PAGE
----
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Mamie ClarkMamie Clark
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Session:         Page of 100

Clark:

Hm-mm, occasionally, yes. Occasionally.

Now, there are many children who come here who have already been diagnosed. That's what they have clinics for. I think our most significant contribution lies in picking up those that haven't been discovered by anyone, or where the parents aren't aware. And also in trying to educate parents to right medical care for children. There's such an aura of hostility toward any kind of clinic, or place where people have to sit and wait for hours and hours, that people don't really take their children for regular examinations, and they don't get regular examinations in the school system.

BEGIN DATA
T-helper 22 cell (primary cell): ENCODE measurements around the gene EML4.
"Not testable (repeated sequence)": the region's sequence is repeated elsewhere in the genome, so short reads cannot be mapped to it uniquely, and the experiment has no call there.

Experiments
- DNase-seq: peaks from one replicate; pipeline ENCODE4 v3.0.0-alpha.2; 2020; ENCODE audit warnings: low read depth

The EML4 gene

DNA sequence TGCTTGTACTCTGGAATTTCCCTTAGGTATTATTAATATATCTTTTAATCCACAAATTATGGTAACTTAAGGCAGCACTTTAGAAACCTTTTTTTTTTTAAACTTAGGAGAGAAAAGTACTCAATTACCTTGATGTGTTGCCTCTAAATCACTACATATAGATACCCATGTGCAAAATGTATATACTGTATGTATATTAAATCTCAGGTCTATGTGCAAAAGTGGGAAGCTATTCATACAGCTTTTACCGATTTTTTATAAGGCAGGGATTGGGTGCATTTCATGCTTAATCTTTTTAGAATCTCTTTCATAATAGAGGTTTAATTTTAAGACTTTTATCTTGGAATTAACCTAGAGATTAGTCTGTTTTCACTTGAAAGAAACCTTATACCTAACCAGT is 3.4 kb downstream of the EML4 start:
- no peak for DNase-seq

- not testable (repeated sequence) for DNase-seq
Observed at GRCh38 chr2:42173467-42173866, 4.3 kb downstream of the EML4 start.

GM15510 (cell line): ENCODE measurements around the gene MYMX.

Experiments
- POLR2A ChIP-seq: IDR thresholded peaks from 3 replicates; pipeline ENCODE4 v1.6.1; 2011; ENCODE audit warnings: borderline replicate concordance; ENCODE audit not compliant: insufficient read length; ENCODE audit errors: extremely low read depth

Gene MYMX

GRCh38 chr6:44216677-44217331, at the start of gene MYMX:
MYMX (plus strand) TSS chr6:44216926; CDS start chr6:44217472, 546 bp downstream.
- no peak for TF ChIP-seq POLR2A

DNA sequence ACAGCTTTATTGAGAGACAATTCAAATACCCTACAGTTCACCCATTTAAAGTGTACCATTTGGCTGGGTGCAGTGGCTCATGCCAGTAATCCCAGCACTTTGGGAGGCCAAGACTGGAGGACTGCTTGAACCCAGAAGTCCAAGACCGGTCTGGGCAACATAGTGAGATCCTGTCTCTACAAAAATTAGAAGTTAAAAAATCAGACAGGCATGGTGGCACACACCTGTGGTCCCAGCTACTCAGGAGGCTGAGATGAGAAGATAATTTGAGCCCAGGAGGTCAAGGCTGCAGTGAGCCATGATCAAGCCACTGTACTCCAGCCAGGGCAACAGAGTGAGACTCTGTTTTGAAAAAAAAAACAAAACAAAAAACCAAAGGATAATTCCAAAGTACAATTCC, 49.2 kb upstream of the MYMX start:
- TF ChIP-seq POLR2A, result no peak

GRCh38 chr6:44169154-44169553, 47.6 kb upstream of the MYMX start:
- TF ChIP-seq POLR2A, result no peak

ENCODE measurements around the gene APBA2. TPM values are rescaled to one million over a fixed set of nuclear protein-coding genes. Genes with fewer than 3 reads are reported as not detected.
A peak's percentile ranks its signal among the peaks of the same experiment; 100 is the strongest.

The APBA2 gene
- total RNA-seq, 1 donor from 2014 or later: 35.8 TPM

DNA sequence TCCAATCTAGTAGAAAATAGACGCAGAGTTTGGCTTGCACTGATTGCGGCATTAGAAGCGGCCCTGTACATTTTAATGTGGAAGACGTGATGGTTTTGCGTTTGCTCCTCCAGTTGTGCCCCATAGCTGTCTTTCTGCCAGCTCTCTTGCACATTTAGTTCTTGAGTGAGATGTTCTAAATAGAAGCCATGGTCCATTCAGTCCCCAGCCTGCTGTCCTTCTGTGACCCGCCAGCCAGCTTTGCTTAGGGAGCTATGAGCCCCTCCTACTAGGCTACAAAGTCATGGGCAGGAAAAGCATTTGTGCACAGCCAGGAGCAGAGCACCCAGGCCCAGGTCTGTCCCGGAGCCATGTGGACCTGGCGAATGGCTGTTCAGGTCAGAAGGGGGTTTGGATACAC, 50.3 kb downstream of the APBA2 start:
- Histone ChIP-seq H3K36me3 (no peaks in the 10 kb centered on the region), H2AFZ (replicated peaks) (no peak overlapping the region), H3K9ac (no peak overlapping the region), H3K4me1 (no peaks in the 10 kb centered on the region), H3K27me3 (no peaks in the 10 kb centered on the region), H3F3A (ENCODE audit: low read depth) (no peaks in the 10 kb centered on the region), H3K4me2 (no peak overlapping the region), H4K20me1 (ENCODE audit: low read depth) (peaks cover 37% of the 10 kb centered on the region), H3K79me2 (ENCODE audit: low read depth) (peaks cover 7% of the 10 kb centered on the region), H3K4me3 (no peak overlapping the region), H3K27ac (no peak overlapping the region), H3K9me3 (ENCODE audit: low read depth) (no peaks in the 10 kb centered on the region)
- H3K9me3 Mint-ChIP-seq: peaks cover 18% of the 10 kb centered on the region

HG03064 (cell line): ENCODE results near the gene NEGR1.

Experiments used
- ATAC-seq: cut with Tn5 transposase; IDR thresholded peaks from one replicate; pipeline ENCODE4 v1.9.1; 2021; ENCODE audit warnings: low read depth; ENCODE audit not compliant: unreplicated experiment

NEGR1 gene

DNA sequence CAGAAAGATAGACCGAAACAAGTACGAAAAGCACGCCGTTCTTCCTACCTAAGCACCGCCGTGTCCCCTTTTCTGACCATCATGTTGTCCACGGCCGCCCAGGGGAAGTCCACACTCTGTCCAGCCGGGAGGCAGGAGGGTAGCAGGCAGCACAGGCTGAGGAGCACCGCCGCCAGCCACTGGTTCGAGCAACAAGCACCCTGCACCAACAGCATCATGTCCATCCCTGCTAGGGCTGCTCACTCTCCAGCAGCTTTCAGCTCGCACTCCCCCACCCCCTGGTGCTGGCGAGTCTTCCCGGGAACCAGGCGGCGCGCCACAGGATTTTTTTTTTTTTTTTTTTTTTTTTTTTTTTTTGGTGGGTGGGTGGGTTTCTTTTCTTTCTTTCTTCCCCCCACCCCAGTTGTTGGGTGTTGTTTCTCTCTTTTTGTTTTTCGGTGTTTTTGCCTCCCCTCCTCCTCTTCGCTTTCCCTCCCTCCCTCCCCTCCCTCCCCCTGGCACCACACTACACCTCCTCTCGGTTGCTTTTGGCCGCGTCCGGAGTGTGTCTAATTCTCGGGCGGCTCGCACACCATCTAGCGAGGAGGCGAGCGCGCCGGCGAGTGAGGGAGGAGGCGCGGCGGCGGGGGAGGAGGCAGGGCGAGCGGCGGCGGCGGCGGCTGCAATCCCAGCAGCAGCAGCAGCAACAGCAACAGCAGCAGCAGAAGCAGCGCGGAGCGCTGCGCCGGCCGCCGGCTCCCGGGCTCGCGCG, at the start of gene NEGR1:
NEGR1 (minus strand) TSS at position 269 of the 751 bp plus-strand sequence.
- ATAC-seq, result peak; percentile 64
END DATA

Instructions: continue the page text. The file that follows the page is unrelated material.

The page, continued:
So it's helping parents to know that it's important to take the children for an examination. Even though they don't find anything, it's still important.

Q:

Did you mention dental?

Clark:

Well, we pick up a lot of dental things too. And that's very difficult. It's harder to get dentists to do free work than it is to get doctors. There are not too many dental clinics, and the dentists who are in the health centers are only in their a little while. It's not like -- the doctors stay awhile. That's very difficult, to get dental care for the children, but we try. We pretty well manage it.

Q:

You don't have a dentist here?

Clark:

No, we don't have a dentist.

Q:

Why is it more difficult to get dentists to contribute some





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